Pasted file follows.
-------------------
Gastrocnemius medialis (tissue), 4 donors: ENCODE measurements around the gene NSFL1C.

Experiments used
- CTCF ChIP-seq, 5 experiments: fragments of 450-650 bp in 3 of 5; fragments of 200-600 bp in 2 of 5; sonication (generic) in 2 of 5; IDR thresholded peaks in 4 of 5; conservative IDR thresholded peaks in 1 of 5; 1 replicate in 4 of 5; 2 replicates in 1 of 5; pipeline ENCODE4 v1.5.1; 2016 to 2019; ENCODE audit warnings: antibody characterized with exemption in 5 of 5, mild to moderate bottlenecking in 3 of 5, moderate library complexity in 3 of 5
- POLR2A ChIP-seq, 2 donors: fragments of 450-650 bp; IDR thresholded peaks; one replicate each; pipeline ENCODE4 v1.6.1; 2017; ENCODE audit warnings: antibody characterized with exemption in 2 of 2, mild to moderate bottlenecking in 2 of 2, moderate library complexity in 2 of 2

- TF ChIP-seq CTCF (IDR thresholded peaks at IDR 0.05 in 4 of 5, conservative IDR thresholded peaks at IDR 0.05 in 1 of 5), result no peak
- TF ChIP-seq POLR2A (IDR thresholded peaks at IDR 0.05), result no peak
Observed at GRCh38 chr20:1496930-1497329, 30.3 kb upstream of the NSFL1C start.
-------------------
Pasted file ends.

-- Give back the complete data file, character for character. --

Gastrocnemius medialis (tissue), 4 donors: ENCODE measurements around the gene NSFL1C.

Experiments used
- CTCF ChIP-seq, 5 experiments: fragments of 450-650 bp in 3 of 5; fragments of 200-600 bp in 2 of 5; sonication (generic) in 2 of 5; IDR thresholded peaks in 4 of 5; conservative IDR thresholded peaks in 1 of 5; 1 replicate in 4 of 5; 2 replicates in 1 of 5; pipeline ENCODE4 v1.5.1; 2016 to 2019; ENCODE audit warnings: antibody characterized with exemption in 5 of 5, mild to moderate bottlenecking in 3 of 5, moderate library complexity in 3 of 5
- POLR2A ChIP-seq, 2 donors: fragments of 450-650 bp; IDR thresholded peaks; one replicate each; pipeline ENCODE4 v1.6.1; 2017; ENCODE audit warnings: antibody characterized with exemption in 2 of 2, mild to moderate bottlenecking in 2 of 2, moderate library complexity in 2 of 2

- TF ChIP-seq CTCF (IDR thresholded peaks at IDR 0.05 in 4 of 5, conservative IDR thresholded peaks at IDR 0.05 in 1 of 5), result no peak
- TF ChIP-seq POLR2A (IDR thresholded peaks at IDR 0.05), result no peak
Observed at GRCh38 chr20:1496930-1497329, 30.3 kb upstream of the NSFL1C start.